Beyoncé’s ‘Renaissance’ Is a Radical Tribute to Black and Queer Dance Music

With each new incarnation, Beyoncé Knowles-Carter bends the world to her will. Since she emerged from Houston onto the national stage as a sixteen-year-old phenom, her work has continually metamorphosed to meet the cultural and sociopolitical moment. In its wake, it has disrupted the trajectory of pop music. As part of Destiny’s Child, Beyoncé shifted the sound of Y2K pop with empowerment-themed, futuristic R&B. Her early solo stuff sashayed from funk-forward soul to arena-ready Top 40 bait to eighties-styled synth-pop. With each release, she reoriented the boundaries of commercially viable music. The radicalism of her latest solo albums, Beyoncé and Lemonade, elevated her from pop superstar to generational icon, from chart-topping vocalist to critically lauded auteur. These albums took huge risks—personally and artistically—and established Beyoncé as pop’s most influential post-genre tastemaker. Over the past decade she’s collaborated with artists such as Jack White, James Blake, and Frank Ocean while experimenting with styles as disparate as Jamaican dance hall, New Orleans jazz, and new-wave R&B. She loves finding new sandboxes to play in, then turning those sandboxes into skyscrapers. 

Beyoncé’s seventh studio album, Renaissance, marks another paradigm shift. Throughout the record she threads variants of dance music to make one of the most invigorating pop albums of the year. She tries her hand at Afrobeats, Miami bass, and New Orleans bounce—styles and subgenres that together work to celebrate the totality of dance music across the Black diaspora. Given how proudly Beyoncé reps her Southern heritage, and how intentionally she’s woven her Creole and “Texas bama” roots into her music, you’d expect Renaissance to also pay tribute to Texas’s club and house scenes. Though not necessarily regarded as a dance-music hot spot, Texas boasts a rich and dynamic history of house and electro, and Beyoncé is likely familiar with this legacy. But even in the absence of a direct tribute to any Texas artists or styles, Renaissance remains grounded in a broader Southern cultural and creative lineage, wherein Beyoncé pulls from a handful of distinct communities and in turn makes something whole and singular, offering a unified vision for what Black joy and freedom feels like—especially on the dance floor.  

The recorded history of dance music in Texas is, shall we say, sparse. For a state with such an illustrious musical history, the lack of documented details for its dance-music scene is a bit confounding. How does Texas not have its own distinctive species of house or electronic? It turns out it does, it just happens to thrive in the shadows of warehouses and DIY clubs, local DJ mixes and alternative radio stations. In a feature for Resident Advisor, Andrew Ryce investigated why Dallas, “the South’s hotspot for underground dance music,” has “often [gone] ignored” and been “under-appreciated.” DJs like Cygnus, DJ Red Eye, and Gerard Hanson (a.k.a. E.R.P. and Convextion), among countless others, have made the state a force within the electro world. Before Dallas’s iconic Starck Club closed in 1989, it was home to ecstasy-laden raves and parties where DJs like Rick Squillante and Mike DuPriest played house, techno, and electro. Outside of the club, electro spread mostly through Dallas’s DIY scene and in communities of color. “Electro was just on Black radio here in [the nineties] and was very popular,” recalled Blixaboy, a producer and DJ. “The influence of that can be felt throughout the industrial, hip-hop, and techno DJ vets of the city.”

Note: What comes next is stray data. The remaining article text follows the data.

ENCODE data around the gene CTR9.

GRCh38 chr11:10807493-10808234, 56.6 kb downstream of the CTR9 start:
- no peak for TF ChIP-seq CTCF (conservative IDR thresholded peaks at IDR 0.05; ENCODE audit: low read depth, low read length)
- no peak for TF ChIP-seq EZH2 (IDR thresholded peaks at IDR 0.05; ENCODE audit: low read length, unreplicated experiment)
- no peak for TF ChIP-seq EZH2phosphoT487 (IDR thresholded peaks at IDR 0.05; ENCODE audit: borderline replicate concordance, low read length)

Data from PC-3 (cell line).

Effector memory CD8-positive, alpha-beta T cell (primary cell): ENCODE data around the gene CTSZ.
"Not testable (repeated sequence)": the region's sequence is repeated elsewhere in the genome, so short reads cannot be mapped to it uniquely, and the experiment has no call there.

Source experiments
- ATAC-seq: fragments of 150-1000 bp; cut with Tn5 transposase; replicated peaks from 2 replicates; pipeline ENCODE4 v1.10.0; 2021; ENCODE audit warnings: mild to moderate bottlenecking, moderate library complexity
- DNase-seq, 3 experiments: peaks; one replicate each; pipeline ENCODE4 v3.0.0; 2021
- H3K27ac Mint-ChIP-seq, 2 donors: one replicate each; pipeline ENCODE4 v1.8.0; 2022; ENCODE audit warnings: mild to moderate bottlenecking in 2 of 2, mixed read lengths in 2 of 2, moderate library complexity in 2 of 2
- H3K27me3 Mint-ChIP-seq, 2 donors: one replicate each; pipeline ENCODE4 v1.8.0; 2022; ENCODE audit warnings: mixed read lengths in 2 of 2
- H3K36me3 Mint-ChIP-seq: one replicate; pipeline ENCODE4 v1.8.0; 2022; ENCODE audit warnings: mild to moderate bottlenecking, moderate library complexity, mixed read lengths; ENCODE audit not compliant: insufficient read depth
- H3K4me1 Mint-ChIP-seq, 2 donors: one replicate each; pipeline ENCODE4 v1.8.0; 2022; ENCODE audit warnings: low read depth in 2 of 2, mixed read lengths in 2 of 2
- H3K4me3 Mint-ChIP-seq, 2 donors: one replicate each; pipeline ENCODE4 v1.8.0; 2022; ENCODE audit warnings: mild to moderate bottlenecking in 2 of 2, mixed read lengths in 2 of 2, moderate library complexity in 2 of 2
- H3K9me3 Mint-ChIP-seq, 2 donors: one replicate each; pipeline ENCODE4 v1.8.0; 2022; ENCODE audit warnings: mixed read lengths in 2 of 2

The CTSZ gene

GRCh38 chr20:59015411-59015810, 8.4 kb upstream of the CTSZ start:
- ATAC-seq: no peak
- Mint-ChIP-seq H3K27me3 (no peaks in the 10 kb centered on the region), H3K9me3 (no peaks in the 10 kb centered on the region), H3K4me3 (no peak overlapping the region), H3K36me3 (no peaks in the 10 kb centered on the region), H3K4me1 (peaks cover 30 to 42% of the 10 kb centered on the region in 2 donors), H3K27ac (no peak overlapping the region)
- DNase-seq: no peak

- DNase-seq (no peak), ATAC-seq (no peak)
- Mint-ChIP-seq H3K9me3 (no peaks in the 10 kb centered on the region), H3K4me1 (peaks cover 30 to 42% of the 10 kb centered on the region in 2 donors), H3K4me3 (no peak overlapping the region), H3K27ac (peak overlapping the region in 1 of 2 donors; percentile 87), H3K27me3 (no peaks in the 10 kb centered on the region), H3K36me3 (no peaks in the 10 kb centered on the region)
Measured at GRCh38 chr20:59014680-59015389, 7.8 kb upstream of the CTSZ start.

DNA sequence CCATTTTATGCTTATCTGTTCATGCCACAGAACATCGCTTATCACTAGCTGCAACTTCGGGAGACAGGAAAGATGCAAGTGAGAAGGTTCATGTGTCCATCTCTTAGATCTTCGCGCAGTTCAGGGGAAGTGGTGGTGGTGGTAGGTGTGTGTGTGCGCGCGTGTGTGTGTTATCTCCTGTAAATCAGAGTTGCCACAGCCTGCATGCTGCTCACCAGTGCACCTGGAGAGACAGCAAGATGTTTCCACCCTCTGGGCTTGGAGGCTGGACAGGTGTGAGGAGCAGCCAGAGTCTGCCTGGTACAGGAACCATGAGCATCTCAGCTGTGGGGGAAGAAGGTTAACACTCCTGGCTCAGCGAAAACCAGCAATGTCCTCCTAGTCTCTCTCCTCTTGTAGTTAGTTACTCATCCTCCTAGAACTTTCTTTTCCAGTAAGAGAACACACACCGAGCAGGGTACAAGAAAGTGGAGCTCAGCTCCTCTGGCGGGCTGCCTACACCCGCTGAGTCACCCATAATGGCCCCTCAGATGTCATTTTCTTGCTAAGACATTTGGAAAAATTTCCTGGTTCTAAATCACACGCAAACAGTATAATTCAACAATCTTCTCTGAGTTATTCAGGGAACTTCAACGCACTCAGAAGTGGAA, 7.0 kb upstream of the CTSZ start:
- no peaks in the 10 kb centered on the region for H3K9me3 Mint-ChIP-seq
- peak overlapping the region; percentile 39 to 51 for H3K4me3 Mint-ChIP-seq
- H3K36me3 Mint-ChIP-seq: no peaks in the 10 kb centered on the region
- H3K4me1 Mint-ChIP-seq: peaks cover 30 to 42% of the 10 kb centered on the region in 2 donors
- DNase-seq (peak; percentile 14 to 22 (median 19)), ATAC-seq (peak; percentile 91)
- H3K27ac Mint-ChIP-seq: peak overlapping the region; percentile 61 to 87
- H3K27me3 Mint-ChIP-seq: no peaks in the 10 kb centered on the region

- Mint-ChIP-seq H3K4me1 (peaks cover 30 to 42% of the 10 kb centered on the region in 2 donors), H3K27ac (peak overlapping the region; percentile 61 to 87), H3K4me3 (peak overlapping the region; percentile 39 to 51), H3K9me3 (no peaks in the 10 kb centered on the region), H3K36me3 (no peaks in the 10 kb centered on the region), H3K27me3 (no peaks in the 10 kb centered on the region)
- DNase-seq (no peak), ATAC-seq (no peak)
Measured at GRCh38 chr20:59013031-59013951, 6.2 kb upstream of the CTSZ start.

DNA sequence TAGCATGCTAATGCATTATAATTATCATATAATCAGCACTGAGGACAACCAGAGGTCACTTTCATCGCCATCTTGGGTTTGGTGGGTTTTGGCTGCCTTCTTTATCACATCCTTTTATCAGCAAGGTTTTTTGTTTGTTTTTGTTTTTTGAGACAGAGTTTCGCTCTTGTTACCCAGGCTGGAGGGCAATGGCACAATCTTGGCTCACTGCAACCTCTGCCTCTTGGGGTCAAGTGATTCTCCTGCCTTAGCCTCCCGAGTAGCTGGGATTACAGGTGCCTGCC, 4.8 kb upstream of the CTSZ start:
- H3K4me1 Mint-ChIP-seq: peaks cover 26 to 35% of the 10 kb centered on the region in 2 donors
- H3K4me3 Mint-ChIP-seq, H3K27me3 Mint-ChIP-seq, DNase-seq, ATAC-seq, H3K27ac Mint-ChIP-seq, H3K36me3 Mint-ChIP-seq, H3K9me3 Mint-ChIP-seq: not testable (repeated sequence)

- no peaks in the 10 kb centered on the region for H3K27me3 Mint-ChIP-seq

Apart from Dallas’s thriving electro scene, Texas is also known for sharing a bloodline with New Orleans bounce, a genre that mashes together hip-hop and dance music in ecstatic bursts. Bounce defined the sound of early Cash Money Records releases—check out any number of late-nineties albums by Lil Wayne, Juvenile, and Master P, for reference—and pioneers like Big Freedia helped bring bounce’s signature call-and-response chants and hyper-speed beats to mainstream hip-hop production. Freedia is even credited with creating the term “twerk,” which, I mean: come on. And anyone familiar with Beyoncé’s music knows how indebted her sound is to both Texas and Louisiana; as sociologist Zandria Robinson puts it, “Beyoncé rides a southern genealogy that traverses the Deep South from Alabama to Louisiana to Texas, back and through, with stops in between.” This amalgamation of cultures epitomizes Beyoncé’s longstanding mission of synthesizing and exalting the global, diasporic reach of Black art. It’s no wonder she samples Freedia on Renaissance’s lead single, “Break My Soul”—more than most dance-music subgenres, New Orleans bounce succeeds in pairing house and hip-hop in an unbreakable bond.

The global house-music boom originated in the late seventies, when DJs in Chicago and New York began reimagining disco songs with four-on-the-floor kicks, pulsating synths, and tinkly stock piano. In these communities, producers weren’t able to replicate disco’s expensive, sweeping instrumentation, so a more mechanical, electronic sound sufficed. Made mostly for and by Black and queer people, house music eventually evolved from an underground subculture to an international phenomenon thanks to a handful of pop crossover songs that charted in the U.K. By the early nineties, American artists such as C+C Music Factory, Janet Jackson, and Madonna began incorporating house production into their music, bringing a once countercultural scene to a mainstream audience.